Wu Qiang is an independent commentator on current affairs in China and a former lecturer in the Department of Political Science at Tsinghua University’s School of Social Sciences. A large part of Wu Qiang’s academic research focuses on social movements and social control in China. He told VOA that the Chinese Communist Party believes it controlled itself well during the epidemic, and now it needs to fix that.
After the outbreak of the new crown epidemic early last year, the authorities actually relied on this grid governance to keep 70 percent of the urbanized population firmly under control,” he said. If China owes much of its success in preventing the epidemic to the success of such a so-called ‘grid-based’ governance, then it is now, through (the introduction of) documents and systems that delegate authority to the streets, actually self-affirming the ‘creative merit’ of grid-based communities and governance. and governance experience, and then, at the government level, solidify, strengthen and support it. …… reinforces the existing governance model by supporting the street level. We can think of it as the state of emergency following the new crown epidemic now being thoroughly institutionalized and solidified through this document.”
As China urbanizes, privatizes housing and sees an influx of rural populations, the Communist Party’s traditional system of social surveillance based on units and household registration is weakening and declining. An article in the British magazine The Economist last June titled “CCP Fears Weaknesses in Grassroots Governance” said that mobilization efforts during the New Crown epidemic have strengthened the CCP’s resolve to monitor, while also teaching it how to do so.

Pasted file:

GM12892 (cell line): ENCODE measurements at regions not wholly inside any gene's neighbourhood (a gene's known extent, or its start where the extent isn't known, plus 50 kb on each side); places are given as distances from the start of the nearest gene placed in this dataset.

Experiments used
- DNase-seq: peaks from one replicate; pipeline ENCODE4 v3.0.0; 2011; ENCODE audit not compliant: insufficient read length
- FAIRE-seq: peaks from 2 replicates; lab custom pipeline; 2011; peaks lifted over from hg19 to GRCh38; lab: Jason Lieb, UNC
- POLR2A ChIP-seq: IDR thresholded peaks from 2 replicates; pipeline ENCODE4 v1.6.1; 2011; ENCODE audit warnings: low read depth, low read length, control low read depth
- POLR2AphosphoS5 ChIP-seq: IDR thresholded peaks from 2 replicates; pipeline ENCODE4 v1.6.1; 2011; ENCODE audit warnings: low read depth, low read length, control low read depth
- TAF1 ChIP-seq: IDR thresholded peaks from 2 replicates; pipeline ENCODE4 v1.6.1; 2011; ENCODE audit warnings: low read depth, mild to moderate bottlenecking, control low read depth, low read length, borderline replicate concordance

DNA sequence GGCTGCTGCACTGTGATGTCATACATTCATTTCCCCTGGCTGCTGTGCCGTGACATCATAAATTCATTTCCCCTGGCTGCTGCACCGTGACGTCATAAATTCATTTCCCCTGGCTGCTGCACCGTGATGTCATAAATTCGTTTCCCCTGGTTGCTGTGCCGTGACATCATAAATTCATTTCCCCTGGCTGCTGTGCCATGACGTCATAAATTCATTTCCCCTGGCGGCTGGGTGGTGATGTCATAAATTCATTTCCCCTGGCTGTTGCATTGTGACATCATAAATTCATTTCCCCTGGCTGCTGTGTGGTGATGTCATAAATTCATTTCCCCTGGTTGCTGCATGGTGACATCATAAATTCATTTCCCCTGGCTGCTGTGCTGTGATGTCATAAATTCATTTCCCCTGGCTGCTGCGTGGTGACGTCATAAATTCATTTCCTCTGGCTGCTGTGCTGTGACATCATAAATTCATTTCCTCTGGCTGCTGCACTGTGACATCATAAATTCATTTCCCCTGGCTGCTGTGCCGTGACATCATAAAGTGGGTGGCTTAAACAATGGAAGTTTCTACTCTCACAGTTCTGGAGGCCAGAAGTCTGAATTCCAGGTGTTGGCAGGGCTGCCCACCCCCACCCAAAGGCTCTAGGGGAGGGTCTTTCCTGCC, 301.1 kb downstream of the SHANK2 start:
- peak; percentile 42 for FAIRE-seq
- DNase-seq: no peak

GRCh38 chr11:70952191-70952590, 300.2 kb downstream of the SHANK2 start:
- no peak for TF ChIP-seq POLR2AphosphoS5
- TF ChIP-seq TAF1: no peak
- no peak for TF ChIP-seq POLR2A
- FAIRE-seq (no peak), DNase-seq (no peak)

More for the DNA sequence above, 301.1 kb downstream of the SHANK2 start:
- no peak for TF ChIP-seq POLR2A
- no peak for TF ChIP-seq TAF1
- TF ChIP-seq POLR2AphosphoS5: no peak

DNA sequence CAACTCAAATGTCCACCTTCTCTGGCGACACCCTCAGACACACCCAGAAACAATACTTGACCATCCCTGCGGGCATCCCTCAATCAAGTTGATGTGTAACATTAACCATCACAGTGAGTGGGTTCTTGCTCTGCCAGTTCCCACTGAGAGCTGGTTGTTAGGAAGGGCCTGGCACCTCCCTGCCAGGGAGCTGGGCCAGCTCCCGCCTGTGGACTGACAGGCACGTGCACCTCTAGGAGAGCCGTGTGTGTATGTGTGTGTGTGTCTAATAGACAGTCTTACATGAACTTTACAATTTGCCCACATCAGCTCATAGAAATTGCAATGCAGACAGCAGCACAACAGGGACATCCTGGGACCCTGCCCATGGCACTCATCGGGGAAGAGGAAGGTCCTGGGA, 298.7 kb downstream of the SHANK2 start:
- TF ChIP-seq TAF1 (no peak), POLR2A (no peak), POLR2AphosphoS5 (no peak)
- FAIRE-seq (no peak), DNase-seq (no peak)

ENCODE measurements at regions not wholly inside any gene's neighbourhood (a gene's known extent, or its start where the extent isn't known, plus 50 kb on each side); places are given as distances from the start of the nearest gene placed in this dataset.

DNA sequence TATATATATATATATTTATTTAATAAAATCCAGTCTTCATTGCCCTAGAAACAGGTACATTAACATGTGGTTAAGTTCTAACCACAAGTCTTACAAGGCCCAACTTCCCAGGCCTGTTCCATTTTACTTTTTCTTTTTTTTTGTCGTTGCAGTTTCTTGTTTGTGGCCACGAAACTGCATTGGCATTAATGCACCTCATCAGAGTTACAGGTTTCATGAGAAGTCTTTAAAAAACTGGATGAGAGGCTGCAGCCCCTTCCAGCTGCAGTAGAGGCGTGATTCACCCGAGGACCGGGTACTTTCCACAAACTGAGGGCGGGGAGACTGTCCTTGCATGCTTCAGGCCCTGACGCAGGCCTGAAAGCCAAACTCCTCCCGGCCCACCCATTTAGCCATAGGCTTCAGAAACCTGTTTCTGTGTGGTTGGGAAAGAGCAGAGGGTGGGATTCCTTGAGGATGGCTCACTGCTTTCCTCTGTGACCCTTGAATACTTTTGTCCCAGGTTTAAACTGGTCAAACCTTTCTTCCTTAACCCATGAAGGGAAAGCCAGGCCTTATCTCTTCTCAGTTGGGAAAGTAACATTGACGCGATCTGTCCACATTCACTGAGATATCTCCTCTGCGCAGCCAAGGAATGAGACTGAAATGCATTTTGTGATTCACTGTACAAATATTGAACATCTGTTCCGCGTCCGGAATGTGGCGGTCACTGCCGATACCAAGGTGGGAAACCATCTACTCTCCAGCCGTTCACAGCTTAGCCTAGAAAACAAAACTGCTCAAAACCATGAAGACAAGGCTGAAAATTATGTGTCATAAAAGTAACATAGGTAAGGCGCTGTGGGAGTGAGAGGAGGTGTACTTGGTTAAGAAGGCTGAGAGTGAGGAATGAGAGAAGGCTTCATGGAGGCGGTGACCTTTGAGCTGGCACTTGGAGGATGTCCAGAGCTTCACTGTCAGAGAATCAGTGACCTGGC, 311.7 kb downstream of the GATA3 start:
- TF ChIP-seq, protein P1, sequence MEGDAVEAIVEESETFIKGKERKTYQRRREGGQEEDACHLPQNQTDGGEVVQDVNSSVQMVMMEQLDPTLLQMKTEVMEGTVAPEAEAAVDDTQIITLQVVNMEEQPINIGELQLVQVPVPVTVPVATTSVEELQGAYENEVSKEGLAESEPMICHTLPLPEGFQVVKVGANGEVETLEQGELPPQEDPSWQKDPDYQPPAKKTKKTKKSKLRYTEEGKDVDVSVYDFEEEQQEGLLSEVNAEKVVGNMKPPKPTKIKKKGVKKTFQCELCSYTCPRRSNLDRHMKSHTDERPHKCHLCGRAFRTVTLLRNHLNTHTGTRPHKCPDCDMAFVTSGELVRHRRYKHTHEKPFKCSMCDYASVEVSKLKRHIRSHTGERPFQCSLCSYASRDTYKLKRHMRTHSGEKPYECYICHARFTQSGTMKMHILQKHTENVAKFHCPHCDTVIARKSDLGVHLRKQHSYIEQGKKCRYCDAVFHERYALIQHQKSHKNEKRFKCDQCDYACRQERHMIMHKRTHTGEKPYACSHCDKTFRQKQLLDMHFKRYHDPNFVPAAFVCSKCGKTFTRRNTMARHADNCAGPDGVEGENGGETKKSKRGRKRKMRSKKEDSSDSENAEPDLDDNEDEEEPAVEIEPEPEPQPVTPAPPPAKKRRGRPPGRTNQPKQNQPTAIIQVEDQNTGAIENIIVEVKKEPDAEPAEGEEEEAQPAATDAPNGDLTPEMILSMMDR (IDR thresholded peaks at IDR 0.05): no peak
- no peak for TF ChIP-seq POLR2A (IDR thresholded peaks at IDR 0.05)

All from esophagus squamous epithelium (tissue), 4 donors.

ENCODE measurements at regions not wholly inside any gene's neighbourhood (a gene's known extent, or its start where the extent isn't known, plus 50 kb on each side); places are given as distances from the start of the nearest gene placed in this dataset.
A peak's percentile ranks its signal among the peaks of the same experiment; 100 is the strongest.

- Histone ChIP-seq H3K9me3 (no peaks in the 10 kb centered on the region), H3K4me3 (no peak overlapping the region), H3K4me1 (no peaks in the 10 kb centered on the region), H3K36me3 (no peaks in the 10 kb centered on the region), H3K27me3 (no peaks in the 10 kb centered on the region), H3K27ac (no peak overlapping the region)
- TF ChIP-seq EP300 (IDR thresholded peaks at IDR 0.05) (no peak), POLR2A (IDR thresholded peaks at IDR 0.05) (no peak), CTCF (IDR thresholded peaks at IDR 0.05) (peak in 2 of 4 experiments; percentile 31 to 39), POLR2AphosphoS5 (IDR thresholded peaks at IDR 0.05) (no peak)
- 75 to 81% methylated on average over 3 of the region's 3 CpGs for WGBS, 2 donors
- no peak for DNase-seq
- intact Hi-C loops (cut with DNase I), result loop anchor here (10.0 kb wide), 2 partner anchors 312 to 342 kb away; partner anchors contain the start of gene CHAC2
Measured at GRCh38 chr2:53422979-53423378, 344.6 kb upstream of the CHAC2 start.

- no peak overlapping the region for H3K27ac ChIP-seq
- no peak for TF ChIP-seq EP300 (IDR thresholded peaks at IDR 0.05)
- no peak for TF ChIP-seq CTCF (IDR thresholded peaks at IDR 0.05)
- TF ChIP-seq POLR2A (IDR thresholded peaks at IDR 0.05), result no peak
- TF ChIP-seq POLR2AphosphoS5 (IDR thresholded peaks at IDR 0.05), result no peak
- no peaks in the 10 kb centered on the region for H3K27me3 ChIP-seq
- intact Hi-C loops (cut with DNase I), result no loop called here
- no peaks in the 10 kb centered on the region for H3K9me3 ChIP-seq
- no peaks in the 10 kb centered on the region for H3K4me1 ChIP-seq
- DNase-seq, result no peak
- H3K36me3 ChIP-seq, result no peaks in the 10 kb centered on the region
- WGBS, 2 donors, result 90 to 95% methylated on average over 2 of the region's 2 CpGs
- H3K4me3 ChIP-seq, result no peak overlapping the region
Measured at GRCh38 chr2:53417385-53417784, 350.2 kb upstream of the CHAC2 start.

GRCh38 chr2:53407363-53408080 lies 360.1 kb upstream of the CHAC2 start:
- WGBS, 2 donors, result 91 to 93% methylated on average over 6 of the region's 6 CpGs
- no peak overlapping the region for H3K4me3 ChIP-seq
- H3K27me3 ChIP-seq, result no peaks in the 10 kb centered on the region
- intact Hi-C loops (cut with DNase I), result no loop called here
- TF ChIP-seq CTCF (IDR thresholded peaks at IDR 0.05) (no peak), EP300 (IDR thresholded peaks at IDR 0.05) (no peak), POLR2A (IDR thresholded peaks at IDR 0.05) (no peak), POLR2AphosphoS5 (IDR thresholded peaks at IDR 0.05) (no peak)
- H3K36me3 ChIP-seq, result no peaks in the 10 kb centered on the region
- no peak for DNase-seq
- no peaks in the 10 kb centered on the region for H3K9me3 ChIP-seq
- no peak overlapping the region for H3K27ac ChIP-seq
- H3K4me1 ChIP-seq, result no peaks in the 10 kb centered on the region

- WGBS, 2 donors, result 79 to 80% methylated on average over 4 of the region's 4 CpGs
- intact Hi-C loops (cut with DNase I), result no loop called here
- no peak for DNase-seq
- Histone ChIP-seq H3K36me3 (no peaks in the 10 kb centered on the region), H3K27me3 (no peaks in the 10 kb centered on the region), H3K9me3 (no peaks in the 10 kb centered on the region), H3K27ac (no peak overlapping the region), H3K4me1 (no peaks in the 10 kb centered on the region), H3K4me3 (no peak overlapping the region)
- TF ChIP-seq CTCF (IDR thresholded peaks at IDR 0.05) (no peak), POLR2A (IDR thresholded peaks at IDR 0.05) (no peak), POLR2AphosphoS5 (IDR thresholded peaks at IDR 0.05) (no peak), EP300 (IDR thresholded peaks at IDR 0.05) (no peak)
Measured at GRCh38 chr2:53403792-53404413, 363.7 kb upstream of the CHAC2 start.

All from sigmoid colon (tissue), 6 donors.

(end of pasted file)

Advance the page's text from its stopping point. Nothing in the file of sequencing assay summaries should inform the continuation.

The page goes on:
The “Maple Bridge Experience,” solving problems on the spot and not turning conflicts over
In the “views on strengthening the modernization of grassroots governance system and governance capacity,” there is also this paragraph, “adhere to and develop a new era of ‘Maple Bridge experience’, strengthen the standardized construction of township (street) comprehensive governance center, play its integration of social governance resources, innovative social governance platform role.”
According to Wu Qiang, an independent Chinese commentator, China’s “anti-epidemic model” is also a specific application and reproduction of the “Maple Bridge experience. The “Maple Bridge Experience” refers to the experience of relying on the masses (rather than the government) to adhere to the mass line and mobilize the masses to supervise and reform the so-called “four types of elements (landlords, rich peasants, counter-revolutionaries, and bad elements)” in 1963 in Maple Bridge District, Zhuji County, Ningbo Prefecture, Zhejiang Province. ” of experience.
The “Maple Bridge Experience” was Mao Zedong’s philosophy of governance, and these words were almost extinct during the Deng Xiaoping and Jiang Zemin eras, but after Xi Jinping came to power, he brought up the “Maple Bridge Experience” more than once as a good method of grassroots social governance.
Qian Gang, director of the China Media Studies Program at the Journalism and Media Studies Centre of the University of Hong Kong, wrote in 2013, shortly after Xi Jinping proposed the “Maple Bridge Experience,” that Xi Jinping’s reintroduction of the “Maple Bridge Experience” was “a reckless disregard for historical facts, a reckless disregard for Logic, ignoring the public, especially those who have experienced the Mao era, were insulted and hurt by the pain of the skin, …… stimulate the sensitive nerves of hundreds of millions of people.”
The essence of the “Maple Bridge Experience”, according to Wu Qiang, is that “conflicts are not handed over” and “conflicts are resolved locally”. This is Xi’s strategy to avoid making himself the last line of defense against social conflicts.